Arthur Machen’s Weird Reputation: The Great God Pan and Other Horror Stories
In this week’s Dispatches from The Secret Library, Dr Oliver Tearle salutes the Welsh wizard of horror fiction
Arthur Machen (1863-1947) is one of those writers who seem destined to fall in and out of fashion. Having attained fame, swiftly followed by notoriety, in 1895 when his book The Three Impostors scandalised the London literary world with its account of debauched pagan rituals, Machen had to wait twelve years to get his next novel, The Hill of Dreams, published. During the First World War, his short story ‘The Bowmen’, in which English soldiers are aided on the battlefield by the ghosts of English archers from the battle of Agincourt 500 years before, caused a sensation when Machen’s entirely fictional account was taken up as fact. Then, again, he disappeared from view. Interest in Arthur Machen has been sporadic ever since. It’s delightful to see that, with the publication of this glorious (and gloriously yellow) new edition of Machen’s horror fiction, The Great God Pan and Other Horror Stories (Oxford World’s Classics Hardback Collection), he’s getting another push towards greater recognition once again.
The furore caused by The Three Impostors in 1895 signalled a decline in Machen’s popularity for a while, but it also demonstrates his power as a writer of horror fiction. When John Lane approached Machen about toning down some of the more inflammatory content of the novella – which is a collection of inset stories strongly influenced by Robert Louis Stevenson’s work – Machen initially refused to excise any offending word from his text, but after a while he reconsidered and agreed to the removal of one word from the final scene of the novel. The word? ‘Entrails’.
1895, of course, was also the year that another writer achieved far greater notoriety, although for his private life rather than his work: it was the year of Oscar Wilde’s downfall. It was also the year that H. G. Wells’s landmark novella, The Time Machine, was published. In his illuminating introduction to this new edition of Machen’s horror fiction, Aaron Worth observes it’s tempting to see the two men as complements to each other: Machen was interested in the deep past and the horrors that might be found there, while Wells liked to speculate about the far future and what horrors might await us in the years, and centuries, to come. Worth notes that such a binary is overly simplistic, but what is curious about Machen is how many other writers of the time he reminds us of, without striking us as hopelessly derivative or overly indebted to his better-known contemporaries.
Take Machen’s parallels with Robert Louis Stevenson, for instance. It’s true that he was influenced by Stevenson, and the stamp of the New Arabian Nights and Strange Case of Dr Jekyll and Mr Hyde can be observed in The Three Impostors in particular: the inset story structure, the descriptions of dark and foggy London, the emphasis on scientific experimentation. Yet Machen was far more interested in the occult and more open to the supernatural than Stevenson (indeed, he would later be a member of the Hermetic Order of the Golden Dawn, alongside Aleister Crowley and W. B. Yeats), and decried that modern audiences called for science and realism in their horror fiction rather than out-and-out flirtations with the otherworldly: Dr Jekyll has to send to Bond Street for some ‘rare drugs’ rather than making a Faustian pact with the devil. Similarly, the influence of Conan Doyle’s Sherlock Holmes can be glimpsed in Dyson, a recurring character in Machen’s fiction who has Holmes’s scientific turn of mind, but Dyson is far more open to the supernatural than the hyper-rational Holmes (he’s also far less effective a ‘sleuth’ than Conan Doyle’s detective). If Machen owed a debt to these authors, as he surely did, then he had the alchemical gift to turn his myriad influences into something new. This is one of the many reasons why this new selection of his work is worth reading.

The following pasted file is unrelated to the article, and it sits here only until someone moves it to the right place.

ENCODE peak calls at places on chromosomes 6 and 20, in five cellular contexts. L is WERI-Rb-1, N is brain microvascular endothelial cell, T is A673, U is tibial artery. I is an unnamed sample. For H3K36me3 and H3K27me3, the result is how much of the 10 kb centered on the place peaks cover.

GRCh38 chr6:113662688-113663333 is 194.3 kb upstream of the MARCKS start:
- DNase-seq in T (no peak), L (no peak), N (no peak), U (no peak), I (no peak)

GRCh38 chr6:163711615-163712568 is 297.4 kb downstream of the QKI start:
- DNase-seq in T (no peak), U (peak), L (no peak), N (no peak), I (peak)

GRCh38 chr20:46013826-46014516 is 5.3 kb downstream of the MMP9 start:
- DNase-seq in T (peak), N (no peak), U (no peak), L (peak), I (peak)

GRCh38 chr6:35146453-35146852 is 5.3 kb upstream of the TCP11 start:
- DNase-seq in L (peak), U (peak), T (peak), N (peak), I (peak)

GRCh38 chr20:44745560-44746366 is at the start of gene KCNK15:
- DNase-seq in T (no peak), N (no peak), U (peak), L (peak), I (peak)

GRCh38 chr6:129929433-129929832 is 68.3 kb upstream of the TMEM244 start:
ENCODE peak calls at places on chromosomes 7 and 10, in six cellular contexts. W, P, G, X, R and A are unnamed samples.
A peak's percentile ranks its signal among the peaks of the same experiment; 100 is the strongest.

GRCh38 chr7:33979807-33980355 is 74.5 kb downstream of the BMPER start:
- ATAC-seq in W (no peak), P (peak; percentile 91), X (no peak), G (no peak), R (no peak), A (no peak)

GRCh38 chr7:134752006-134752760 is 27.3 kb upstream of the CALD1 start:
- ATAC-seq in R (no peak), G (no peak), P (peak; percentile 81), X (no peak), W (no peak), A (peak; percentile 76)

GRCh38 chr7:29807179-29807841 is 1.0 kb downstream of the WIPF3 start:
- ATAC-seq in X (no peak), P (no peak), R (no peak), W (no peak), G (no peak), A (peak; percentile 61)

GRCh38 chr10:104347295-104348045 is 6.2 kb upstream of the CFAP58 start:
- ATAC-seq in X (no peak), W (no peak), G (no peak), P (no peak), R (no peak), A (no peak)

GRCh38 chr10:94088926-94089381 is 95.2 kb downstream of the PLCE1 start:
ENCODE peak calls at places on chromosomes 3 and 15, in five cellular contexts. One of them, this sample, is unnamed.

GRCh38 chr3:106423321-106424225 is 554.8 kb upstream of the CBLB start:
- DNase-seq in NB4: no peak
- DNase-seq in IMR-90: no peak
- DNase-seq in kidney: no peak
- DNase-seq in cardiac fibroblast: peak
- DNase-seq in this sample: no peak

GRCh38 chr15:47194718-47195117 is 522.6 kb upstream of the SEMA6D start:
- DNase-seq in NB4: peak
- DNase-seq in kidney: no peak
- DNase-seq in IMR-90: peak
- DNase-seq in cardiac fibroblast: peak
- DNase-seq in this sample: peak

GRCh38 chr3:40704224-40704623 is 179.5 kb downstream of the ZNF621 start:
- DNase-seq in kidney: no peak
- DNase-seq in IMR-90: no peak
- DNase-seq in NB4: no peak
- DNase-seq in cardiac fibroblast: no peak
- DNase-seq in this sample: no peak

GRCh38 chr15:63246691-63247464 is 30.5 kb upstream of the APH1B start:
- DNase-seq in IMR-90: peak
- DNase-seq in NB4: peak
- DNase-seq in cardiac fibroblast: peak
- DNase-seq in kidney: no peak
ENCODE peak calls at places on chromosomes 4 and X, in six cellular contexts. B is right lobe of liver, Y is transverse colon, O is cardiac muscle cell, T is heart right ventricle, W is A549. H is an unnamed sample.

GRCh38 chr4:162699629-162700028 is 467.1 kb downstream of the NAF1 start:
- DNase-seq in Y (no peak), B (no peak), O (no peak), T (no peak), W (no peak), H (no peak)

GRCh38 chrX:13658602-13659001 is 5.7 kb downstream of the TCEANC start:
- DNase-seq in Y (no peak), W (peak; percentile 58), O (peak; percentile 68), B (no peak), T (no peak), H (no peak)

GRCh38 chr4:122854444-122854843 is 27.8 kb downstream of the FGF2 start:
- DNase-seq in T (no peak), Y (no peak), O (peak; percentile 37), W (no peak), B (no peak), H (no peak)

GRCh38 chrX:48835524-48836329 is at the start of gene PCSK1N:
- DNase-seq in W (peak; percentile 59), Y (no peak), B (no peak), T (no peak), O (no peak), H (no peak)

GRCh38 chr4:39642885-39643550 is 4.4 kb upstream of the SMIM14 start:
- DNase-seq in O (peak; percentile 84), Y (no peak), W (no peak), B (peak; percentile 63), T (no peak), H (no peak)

Machen’s most famous work, included here as the title story, is probably The Great God Pan (1894), a monstrous tale of horror and suspense which Stephen King thinks is ‘maybe the best [horror story] in the English language’. In this novella, which again bears the stamp of Stevenson’s influence, a scientist performs a dangerous experiment in order to ‘see the great god Pan’, the pagan god of nature and the woods among other things. Machen, knowing the scientific turn which Gothic horror has taken in the fin de siècle, fuses the idea of lifting the veil with a sort of late Victorian neuroscience or brain surgery, and his scientist figure, Dr Raymond, performs his experiment on a young girl named Mary – an experiment that will have terrible and far-reaching consequences. One can see why some Victorians were scandalised by this: Pan was associated with sexual lust, and Mary’s ‘encounter’ with the god supposedly results in a bastard offspring, a mysterious woman named Helen (whose name suggests the Greek world of Pan, both through the enchanting but destructive beauty of Helen of Troy and a suggestion of the Hellenic) who will figure later in the story…
Arthur Machen remains a figure on the fringes of horror fiction. Perhaps, in a sense, that’s where he belongs. But he deserves a wider readership. His work influenced H. P. Lovecraft and he is now seen as one of the founding fathers of that peculiar hybrid form known as ‘the Weird’. This beautiful hardback edition of his work (complete with its beautiful yellow cover) is the perfect way to begin exploring his classic horror fiction.
The Great God Pan and Other Horror Stories (Oxford World’s Classics Hardback Collection) is out next week from Oxford University Press.
Oliver Tearle is the author of Britain by the Book: A Curious Tour of Our Literary Landscape, published by John Murray.